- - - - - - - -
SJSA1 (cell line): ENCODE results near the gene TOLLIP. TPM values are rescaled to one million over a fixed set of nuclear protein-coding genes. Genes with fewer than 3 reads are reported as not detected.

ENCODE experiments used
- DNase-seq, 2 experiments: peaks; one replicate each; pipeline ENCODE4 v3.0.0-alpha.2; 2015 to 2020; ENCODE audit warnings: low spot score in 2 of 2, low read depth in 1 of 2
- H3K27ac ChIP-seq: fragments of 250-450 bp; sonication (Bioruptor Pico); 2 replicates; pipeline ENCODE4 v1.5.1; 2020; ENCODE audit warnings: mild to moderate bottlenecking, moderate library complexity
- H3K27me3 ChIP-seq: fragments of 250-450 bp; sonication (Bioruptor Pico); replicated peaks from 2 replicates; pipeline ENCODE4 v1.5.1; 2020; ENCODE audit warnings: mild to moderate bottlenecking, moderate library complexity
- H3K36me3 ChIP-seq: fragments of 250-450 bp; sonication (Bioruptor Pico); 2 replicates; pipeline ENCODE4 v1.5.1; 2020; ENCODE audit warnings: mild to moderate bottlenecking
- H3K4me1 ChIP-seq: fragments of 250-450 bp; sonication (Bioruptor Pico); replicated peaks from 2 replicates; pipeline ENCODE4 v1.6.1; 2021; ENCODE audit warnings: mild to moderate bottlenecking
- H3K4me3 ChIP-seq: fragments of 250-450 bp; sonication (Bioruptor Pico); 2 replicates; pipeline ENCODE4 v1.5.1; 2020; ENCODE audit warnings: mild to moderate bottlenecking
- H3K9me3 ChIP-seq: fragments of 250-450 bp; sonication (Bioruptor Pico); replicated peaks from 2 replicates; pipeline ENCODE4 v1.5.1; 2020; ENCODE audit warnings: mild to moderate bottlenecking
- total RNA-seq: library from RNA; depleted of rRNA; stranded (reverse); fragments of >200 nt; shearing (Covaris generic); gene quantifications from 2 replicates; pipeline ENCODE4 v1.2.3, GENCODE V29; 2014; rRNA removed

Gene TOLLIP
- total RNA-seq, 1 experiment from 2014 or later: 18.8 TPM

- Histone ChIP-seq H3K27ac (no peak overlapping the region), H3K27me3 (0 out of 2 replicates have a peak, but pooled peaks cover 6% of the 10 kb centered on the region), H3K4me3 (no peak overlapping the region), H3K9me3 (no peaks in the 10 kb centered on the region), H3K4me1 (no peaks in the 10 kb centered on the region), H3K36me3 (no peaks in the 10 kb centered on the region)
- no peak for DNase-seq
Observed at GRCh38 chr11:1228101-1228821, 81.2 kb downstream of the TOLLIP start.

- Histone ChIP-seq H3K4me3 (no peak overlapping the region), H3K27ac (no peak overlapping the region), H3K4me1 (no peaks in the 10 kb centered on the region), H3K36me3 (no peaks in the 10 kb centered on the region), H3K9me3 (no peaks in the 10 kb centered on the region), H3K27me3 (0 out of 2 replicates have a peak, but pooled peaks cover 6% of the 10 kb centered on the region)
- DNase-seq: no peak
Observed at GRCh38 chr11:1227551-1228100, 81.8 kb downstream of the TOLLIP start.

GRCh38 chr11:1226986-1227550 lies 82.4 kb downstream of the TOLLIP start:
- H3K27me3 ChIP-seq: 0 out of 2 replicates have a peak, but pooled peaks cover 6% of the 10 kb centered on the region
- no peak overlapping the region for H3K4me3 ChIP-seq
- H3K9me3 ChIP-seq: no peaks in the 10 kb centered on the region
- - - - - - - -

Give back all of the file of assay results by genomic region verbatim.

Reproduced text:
SJSA1 (cell line): ENCODE results near the gene TOLLIP. TPM values are rescaled to one million over a fixed set of nuclear protein-coding genes. Genes with fewer than 3 reads are reported as not detected.

ENCODE experiments used
- DNase-seq, 2 experiments: peaks; one replicate each; pipeline ENCODE4 v3.0.0-alpha.2; 2015 to 2020; ENCODE audit warnings: low spot score in 2 of 2, low read depth in 1 of 2
- H3K27ac ChIP-seq: fragments of 250-450 bp; sonication (Bioruptor Pico); 2 replicates; pipeline ENCODE4 v1.5.1; 2020; ENCODE audit warnings: mild to moderate bottlenecking, moderate library complexity
- H3K27me3 ChIP-seq: fragments of 250-450 bp; sonication (Bioruptor Pico); replicated peaks from 2 replicates; pipeline ENCODE4 v1.5.1; 2020; ENCODE audit warnings: mild to moderate bottlenecking, moderate library complexity
- H3K36me3 ChIP-seq: fragments of 250-450 bp; sonication (Bioruptor Pico); 2 replicates; pipeline ENCODE4 v1.5.1; 2020; ENCODE audit warnings: mild to moderate bottlenecking
- H3K4me1 ChIP-seq: fragments of 250-450 bp; sonication (Bioruptor Pico); replicated peaks from 2 replicates; pipeline ENCODE4 v1.6.1; 2021; ENCODE audit warnings: mild to moderate bottlenecking
- H3K4me3 ChIP-seq: fragments of 250-450 bp; sonication (Bioruptor Pico); 2 replicates; pipeline ENCODE4 v1.5.1; 2020; ENCODE audit warnings: mild to moderate bottlenecking
- H3K9me3 ChIP-seq: fragments of 250-450 bp; sonication (Bioruptor Pico); replicated peaks from 2 replicates; pipeline ENCODE4 v1.5.1; 2020; ENCODE audit warnings: mild to moderate bottlenecking
- total RNA-seq: library from RNA; depleted of rRNA; stranded (reverse); fragments of >200 nt; shearing (Covaris generic); gene quantifications from 2 replicates; pipeline ENCODE4 v1.2.3, GENCODE V29; 2014; rRNA removed

Gene TOLLIP
- total RNA-seq, 1 experiment from 2014 or later: 18.8 TPM

- Histone ChIP-seq H3K27ac (no peak overlapping the region), H3K27me3 (0 out of 2 replicates have a peak, but pooled peaks cover 6% of the 10 kb centered on the region), H3K4me3 (no peak overlapping the region), H3K9me3 (no peaks in the 10 kb centered on the region), H3K4me1 (no peaks in the 10 kb centered on the region), H3K36me3 (no peaks in the 10 kb centered on the region)
- no peak for DNase-seq
Observed at GRCh38 chr11:1228101-1228821, 81.2 kb downstream of the TOLLIP start.

- Histone ChIP-seq H3K4me3 (no peak overlapping the region), H3K27ac (no peak overlapping the region), H3K4me1 (no peaks in the 10 kb centered on the region), H3K36me3 (no peaks in the 10 kb centered on the region), H3K9me3 (no peaks in the 10 kb centered on the region), H3K27me3 (0 out of 2 replicates have a peak, but pooled peaks cover 6% of the 10 kb centered on the region)
- DNase-seq: no peak
Observed at GRCh38 chr11:1227551-1228100, 81.8 kb downstream of the TOLLIP start.

GRCh38 chr11:1226986-1227550 lies 82.4 kb downstream of the TOLLIP start:
- H3K27me3 ChIP-seq: 0 out of 2 replicates have a peak, but pooled peaks cover 6% of the 10 kb centered on the region
- no peak overlapping the region for H3K4me3 ChIP-seq
- H3K9me3 ChIP-seq: no peaks in the 10 kb centered on the region